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Former Connecticut senator and Democratic vice-presidential nominee Joe Lieberman has emerged as the favorite to be named the next FBI director.
The position is expected to be filled either Thursday or Friday. Trump replied affirmatively in the Oval Office on Thursday when a reporter asked if Lieberman was a finalist.
Lieberman’s front-running status, first reported by Politico, came following the former senator’s Wednesday meeting with Trump, when a person familiar with the meeting told Politico that Trump “bonded with Lieberman.”
The vacancy opened up after Trump’s shocking ouster of FBI Director James Comey, who was overseeing a counterintelligence investigation into potential collusion between the Trump campaign and Russian officials in the 2016 presidential election. On Wednesday, Deputy Attorney General Rod Rosenstein appointed a special counsel, former FBI Director Robert Mueller, to oversee that investigation.
If Lieberman was selected to be FBI director, it would represent a stark change for the bureau. Of the seven past FBI directors, none were former politicians.
Lieberman served in the Senate from 1989 through 2013. In 2000, he was Democratic presidential nominee Al Gore’s running mate. But in 2006, he left the Democratic Party and became an independent. Politico reported that Democratic Sen. Dick Durbin and others were critical of a potential Lieberman nomination, according to someone familiar with the discussion.
Since leaving the Senate, Lieberman joined the law firm Kasowitz, Benson, Torres, and Friedman, where he serves as senior counsel. The firm has represented Trump for years, which could present a sticking point for both Democrats and Republicans during a potential confirmation. But the appointment of Mueller, combined with Lieberman’s longstanding friendships with members of both parties, could quash some of those foreseeable complaints.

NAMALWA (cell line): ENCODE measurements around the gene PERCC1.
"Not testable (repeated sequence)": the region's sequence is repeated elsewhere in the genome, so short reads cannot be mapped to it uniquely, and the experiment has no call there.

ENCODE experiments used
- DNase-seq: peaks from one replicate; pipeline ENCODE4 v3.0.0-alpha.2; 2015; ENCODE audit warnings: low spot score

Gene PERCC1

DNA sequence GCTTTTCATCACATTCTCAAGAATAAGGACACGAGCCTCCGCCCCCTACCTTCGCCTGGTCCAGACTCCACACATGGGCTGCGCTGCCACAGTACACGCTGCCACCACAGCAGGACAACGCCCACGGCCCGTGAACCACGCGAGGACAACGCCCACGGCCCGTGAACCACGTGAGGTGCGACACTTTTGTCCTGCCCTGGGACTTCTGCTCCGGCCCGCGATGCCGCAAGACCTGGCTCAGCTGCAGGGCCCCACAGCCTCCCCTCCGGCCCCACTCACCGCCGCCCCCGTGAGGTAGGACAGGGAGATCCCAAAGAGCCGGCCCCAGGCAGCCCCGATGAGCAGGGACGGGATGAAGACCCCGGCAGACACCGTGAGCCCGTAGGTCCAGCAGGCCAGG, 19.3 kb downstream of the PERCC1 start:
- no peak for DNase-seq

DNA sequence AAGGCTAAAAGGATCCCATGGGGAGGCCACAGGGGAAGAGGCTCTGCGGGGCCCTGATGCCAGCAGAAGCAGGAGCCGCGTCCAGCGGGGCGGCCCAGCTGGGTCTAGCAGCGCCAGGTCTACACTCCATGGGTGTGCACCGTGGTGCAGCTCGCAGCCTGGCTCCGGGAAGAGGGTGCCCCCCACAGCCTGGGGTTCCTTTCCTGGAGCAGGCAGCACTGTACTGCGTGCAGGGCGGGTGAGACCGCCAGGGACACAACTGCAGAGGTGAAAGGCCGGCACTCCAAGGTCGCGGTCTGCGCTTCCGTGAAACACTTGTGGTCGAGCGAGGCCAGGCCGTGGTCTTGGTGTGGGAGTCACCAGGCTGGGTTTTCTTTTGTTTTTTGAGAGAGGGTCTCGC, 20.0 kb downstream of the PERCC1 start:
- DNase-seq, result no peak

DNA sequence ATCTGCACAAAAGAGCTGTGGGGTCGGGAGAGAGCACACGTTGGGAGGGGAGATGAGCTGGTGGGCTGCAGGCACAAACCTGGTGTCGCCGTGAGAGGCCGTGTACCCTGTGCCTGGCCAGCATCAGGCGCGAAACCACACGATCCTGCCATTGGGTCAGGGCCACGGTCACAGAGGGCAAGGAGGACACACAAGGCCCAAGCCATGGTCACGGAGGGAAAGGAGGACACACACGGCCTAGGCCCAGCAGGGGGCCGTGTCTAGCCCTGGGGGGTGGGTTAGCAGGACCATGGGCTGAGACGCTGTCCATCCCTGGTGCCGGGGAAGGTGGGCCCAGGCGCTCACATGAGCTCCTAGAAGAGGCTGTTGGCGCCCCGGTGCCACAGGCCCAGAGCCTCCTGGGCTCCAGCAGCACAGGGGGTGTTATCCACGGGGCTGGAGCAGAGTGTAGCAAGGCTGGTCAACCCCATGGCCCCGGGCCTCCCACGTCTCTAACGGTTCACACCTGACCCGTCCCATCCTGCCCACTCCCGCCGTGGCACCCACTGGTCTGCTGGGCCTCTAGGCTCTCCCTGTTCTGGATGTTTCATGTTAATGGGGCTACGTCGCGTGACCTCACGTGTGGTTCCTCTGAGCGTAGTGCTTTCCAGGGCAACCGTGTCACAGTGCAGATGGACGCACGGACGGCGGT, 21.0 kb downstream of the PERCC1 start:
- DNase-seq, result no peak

One Democratic senator, Claire McCaskill of Missouri, brushed back on the idea of Lieberman as FBI director on Thursday, saying the person nominated should be someone who’s “never” run for office.
Lieberman, one of four people to meet with Trump to discuss the open FBI position on Wednesday, introduced Trump’s pick to lead the Department of Education, Betsy DeVos, during her Senate confirmation hearing in January. Lieberman serves on the board of a DeVos-founded education organization.
The former Connecticut senator would be the oldest FBI director at the start of his tenure at the age of 75. FBI directors are appointed for 10-year terms by the president.
Lieberman has weighed in on some points of Trump’s agenda since his election. In January, he said he wasn’t surprised that Trump delivered on his campaign promise to restrict the travel of people from some terrorism hotspots to the US.
“Like everything else, this was to be expected, President Trump is keeping his promise,” Lieberman, the former chairman of the Senate Homeland Security Committee, told Business Insider in an interview. “The question is how the administrative agencies, in this case immigration, carry out his order.”
Lieberman also addressed Trump’s proposal for a wall along the US-Mexico border, saying he didn’t believe Trump could get Mexico to pay for it “voluntarily under any means that I can see.” Lieberman also addressed Trump’s travel ban, which was later halted by the courts, saying that “like everything else, this was to be expected, President Trump is keeping his promise. The question is how the administrative agencies, in this case immigration, carry out his order.”
Source: Business Insider SG